Filling an average-sized hot tub containing 300 gallons takes approximately 1.5 to 2 hours. The rate at which your hot tub fills will depend on factors such as water pressure, water flow rate, hose size, where you live, and the time of day.
Standard hoses are usually 3/4”, but they’re available in much wider diameters. By using a hose with a 2” diameter, you can dramatically speed up the time it takes to fill up your spa.
Of course, the size of your hot tub will determine the amount of time it takes to fill. Because no one wants to stand there watching a hot tub fill, I’ve created a handy table with approximate times based on typical water pressure and flow rates.
|Capacity (gallons)||Time to fill (slow: 2.5 gal/min)||Time to fill (fast: 3.3 gal/min)|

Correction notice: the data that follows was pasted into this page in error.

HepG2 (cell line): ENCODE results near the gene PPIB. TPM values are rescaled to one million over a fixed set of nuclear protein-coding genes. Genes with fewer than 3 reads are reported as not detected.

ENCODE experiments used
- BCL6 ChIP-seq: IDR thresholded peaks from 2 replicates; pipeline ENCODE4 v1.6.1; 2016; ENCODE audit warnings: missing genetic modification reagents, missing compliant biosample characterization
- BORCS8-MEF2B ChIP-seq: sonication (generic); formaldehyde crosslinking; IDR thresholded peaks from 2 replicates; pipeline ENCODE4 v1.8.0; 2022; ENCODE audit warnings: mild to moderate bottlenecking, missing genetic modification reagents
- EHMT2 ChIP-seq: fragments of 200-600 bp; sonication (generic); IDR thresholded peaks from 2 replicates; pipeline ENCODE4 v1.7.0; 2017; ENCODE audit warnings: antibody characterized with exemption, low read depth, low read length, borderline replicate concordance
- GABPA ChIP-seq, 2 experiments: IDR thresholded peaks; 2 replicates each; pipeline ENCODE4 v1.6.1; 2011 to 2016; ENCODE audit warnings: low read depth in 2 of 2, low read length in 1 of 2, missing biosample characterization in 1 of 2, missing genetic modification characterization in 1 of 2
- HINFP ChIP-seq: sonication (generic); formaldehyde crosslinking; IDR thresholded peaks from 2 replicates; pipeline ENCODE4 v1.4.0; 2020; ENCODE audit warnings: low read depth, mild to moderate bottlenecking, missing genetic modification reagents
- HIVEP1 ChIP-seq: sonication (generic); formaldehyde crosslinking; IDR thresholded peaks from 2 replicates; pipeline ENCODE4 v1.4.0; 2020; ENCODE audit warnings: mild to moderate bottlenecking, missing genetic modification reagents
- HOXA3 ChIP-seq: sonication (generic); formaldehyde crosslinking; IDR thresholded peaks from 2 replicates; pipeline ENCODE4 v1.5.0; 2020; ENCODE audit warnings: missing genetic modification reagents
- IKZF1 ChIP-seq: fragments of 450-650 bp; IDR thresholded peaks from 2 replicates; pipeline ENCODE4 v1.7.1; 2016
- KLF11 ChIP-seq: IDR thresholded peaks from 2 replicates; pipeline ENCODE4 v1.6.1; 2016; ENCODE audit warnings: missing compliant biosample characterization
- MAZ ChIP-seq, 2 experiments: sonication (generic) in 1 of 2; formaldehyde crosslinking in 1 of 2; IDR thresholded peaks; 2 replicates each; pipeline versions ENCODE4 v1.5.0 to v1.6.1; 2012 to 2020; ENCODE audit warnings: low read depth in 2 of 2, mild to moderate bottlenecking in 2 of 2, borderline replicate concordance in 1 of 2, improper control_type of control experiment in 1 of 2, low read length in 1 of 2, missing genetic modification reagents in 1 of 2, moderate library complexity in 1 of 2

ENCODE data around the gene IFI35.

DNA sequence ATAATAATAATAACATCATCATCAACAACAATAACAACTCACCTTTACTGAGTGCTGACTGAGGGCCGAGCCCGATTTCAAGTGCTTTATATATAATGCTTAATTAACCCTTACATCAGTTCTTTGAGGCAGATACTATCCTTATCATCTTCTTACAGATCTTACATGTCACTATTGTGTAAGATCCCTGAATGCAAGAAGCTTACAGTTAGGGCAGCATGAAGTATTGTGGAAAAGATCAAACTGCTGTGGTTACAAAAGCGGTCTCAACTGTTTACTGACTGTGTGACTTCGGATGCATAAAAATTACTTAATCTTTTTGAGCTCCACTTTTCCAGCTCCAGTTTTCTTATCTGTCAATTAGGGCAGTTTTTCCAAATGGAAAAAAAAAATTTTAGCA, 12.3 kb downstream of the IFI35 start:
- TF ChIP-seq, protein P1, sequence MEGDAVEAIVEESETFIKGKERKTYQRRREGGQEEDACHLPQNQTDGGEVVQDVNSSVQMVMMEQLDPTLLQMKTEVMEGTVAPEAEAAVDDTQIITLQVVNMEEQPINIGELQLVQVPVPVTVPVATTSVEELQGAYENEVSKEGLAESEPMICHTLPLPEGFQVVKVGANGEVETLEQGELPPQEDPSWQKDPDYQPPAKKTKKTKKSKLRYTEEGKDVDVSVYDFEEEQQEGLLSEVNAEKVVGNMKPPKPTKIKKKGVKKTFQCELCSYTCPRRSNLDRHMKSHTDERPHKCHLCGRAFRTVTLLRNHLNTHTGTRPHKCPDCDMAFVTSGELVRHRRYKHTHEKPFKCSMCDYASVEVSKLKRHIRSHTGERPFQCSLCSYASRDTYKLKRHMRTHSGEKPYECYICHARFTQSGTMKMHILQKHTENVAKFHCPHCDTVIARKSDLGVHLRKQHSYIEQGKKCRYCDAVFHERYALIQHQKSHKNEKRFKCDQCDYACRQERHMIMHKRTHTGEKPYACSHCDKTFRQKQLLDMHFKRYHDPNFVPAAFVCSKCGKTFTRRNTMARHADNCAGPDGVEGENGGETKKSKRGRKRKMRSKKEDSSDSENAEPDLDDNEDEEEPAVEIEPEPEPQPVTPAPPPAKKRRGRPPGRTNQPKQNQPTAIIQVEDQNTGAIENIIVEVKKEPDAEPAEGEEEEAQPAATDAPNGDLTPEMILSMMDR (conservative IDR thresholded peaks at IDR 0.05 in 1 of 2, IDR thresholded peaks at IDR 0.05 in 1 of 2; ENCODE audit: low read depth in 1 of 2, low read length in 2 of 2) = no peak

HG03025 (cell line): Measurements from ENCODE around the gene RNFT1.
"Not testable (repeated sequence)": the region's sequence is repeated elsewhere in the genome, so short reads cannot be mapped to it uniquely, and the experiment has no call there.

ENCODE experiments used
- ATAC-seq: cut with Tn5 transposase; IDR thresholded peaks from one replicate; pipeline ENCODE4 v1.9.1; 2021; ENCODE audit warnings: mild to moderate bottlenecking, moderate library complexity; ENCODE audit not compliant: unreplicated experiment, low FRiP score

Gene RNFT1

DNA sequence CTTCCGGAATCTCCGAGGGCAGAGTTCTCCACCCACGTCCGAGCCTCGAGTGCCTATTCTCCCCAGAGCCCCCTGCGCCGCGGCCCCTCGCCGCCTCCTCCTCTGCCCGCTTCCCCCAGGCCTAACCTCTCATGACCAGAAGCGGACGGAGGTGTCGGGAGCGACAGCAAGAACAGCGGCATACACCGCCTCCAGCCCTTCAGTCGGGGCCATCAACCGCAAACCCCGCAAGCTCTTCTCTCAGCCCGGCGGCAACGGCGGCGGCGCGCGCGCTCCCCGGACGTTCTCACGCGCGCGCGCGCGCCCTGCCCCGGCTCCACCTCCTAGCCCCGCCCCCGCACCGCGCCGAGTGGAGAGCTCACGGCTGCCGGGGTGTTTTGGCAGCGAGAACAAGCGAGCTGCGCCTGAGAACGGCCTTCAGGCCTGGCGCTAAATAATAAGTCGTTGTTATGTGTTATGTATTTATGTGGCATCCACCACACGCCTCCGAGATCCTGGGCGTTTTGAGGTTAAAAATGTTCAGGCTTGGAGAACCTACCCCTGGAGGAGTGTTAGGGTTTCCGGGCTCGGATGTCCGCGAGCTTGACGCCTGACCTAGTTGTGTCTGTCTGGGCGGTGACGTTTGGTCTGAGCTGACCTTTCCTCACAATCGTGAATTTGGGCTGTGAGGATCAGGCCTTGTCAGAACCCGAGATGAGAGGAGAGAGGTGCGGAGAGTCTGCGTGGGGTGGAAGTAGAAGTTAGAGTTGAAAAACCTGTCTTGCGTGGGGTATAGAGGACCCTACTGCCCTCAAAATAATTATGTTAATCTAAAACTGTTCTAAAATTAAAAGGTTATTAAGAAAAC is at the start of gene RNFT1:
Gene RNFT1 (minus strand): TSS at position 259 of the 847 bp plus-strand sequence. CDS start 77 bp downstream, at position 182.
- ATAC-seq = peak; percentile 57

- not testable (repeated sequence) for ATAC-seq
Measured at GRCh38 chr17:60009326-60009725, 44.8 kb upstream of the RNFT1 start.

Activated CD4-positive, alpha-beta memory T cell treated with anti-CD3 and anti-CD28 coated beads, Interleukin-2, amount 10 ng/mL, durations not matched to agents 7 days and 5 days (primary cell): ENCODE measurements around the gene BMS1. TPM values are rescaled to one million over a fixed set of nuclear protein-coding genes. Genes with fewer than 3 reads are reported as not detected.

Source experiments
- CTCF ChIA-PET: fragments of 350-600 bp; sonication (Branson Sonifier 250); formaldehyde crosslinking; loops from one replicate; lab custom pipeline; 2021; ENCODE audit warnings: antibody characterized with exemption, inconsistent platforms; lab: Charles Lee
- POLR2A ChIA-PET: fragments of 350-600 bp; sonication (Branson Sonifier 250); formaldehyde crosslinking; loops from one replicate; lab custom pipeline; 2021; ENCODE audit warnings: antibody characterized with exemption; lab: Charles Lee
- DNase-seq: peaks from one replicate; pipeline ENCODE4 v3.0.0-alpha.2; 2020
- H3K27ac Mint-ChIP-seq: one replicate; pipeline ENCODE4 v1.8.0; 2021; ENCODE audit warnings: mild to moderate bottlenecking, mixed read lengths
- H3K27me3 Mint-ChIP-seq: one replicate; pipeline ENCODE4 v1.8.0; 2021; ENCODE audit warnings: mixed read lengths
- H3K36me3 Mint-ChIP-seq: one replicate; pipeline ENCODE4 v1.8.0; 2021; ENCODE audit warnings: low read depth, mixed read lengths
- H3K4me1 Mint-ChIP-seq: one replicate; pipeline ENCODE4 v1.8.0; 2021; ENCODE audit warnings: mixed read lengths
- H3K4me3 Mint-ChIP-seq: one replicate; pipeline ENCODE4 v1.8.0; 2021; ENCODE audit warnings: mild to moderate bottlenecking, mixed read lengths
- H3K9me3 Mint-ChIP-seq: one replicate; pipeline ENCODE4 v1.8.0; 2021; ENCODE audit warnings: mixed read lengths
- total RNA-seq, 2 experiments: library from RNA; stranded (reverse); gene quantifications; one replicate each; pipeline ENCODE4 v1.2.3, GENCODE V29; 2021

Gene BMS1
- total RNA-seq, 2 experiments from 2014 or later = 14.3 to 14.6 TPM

Everyone’s water source is different, and it even fluctuates at different times of the day, so it’s a good idea to measure the water flow from your outside faucet. It’s simple enough to estimate the time it’ll take to fill by using my handy guide.
Overfilling your hot tub can cause huge amounts of damage, which is why I recommend using a hose timer. Once you’ve calculated the fill time, you’ll never have to worry again as the timer will shut the water off automatically.
What should the water level be in a hot tub?
You must fill your hot tub to the minimum fill line to ensure that it functions properly. The maximum fill level is 2 to 3 inches (50 – 75mm) above the top of the filter and an inch (25mm) below the headrests. Do not fill any higher to avoid overflow as the water level will rise as people enter the spa.
You would think that all hot tubs were completely watertight, but unfortunately that’s not the case. Accidentally overfilling can cause significant damage to electrical components that aren’t insulated against water damage.
Make sure that you take into account the number of bathers that are going to be in the hot tub at any one time as it will raise the water level significantly.
Never allow the water level to fall below the minimum fill line. If there isn’t enough water, the pump will be overworked, sucking in air.